Records were again examined and although Venezuela had no case, the Governments of Venezuela, Great Britain and British Guiana in February 1966 signed an agreement in Geneva, Switzerland, by which a Mixed Commission was appointed to seek satisfactory solutions for the practical settlement of the controversy arising over Venezuela's contention of the nullity of the 1899 Award.

While this Commission was in existence, Venezuela on a number of occasions occupied Guyanese border territory and was accused by the Government of Guyana (independent since May 1966) of interfering in Guyanese internal affairs.

The matter dragged on until June 1970 when, by the Protocol of Port of Spain, both Venezuela and Guyana agreed to shelve the dispute for a period of at least twelve years. This Protocol came to an end in 1982 when Venezuela refused to renew it. Subsequent discussions by the two governments, under the terms of the Geneva Agreement, eventually led to both governments agreeing to request the Secretary General of the United Nations to find a method for bringing about a settlement. The UN Secretary General in 1990 appointed a "Good Officer" to meet with representatives of Guyana and Venezuela to examine various proposals. Since then, these meetings have continued at regular intervals.

It must be pointed out that this part of Guyana claimed by Venezuela is extremely rich in forest, water and mineral resources. It is known that the Imataka Mountain area which extends into both Guyana and Venezuela has huge deposits of iron ore. In addition, manganese deposits are located in the North West District of Guyana, while gold and diamonds, among other minerals, are found in the Barima, Mazaruni, Cuyuni and Potaro districts. There is also the possibility that petroleum deposits lie under the continental shelf off the Essequibo coast.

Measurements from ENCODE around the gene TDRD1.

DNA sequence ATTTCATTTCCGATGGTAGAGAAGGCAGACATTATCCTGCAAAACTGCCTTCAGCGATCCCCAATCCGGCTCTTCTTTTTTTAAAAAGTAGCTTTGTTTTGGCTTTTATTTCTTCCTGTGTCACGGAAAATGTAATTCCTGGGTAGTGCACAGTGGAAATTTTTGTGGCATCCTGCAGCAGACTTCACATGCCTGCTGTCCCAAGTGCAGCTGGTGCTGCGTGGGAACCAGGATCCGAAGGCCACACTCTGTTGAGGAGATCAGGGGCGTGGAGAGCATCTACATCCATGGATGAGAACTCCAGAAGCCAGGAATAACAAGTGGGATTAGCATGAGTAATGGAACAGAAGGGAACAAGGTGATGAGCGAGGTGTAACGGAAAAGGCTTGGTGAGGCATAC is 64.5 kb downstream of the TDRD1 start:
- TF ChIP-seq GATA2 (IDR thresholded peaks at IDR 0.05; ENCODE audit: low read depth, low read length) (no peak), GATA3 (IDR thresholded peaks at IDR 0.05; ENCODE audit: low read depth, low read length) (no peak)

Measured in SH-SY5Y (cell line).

This documentary history of the Guyana-Venezuela border controversy has been compiled from published records which have a direct bearing on the issue. The material for the Chapters 2 to 8 has been taken from the public document entitled The Case on Behalf of the Government of Her Britannic Majesty, which was presented as part of the British Case before the Arbitral Tribunal in 1899. Large parts have been reproduced in full, though some minor modifications in the vocabulary used in the Case have been made. The Venezuelan contentions before 1899 are included in some detail in the course of these seven chapters.

Chapter 9, dealing with the intervention of the United States of America has been written after much consultation with the contemporary histories of the USA, Venezuela and Great Britain; while Chapters 10, 11 and 12 utilise materials from the Report of the United States Commission on Boundary Between Venezuela and British Guiana. Chapter 13, which describes the granting of the Arbitral Award, employs material taken from the records of the British and Venezuelan Cases before the Arbitral Tribunal.

The succeeding chapters have been compiled from documents and other materials published by the Governments of Guyana and Venezuela, from statements and other materials published by the People's Progressive Party (PPP) of Guyana and, to no small extent, from newspaper reports during the relevant periods.

This account is not intended to be an academic exercise and to enable easy reading, the convention of appending references is not followed; instead all quoted references are mentioned in the text itself.

In the course of this documentary which covers five centuries of Guyanese history, there is some repetition of certain facts, but it must be made clear that this has been found to be unavoidable. It is, nevertheless, hoped that this documentary history will enable the reader to follow the development of the dispute, and to observe the diplomatic and other measures applied, from the inception of the border dispute to its present situation, as clearly as possible.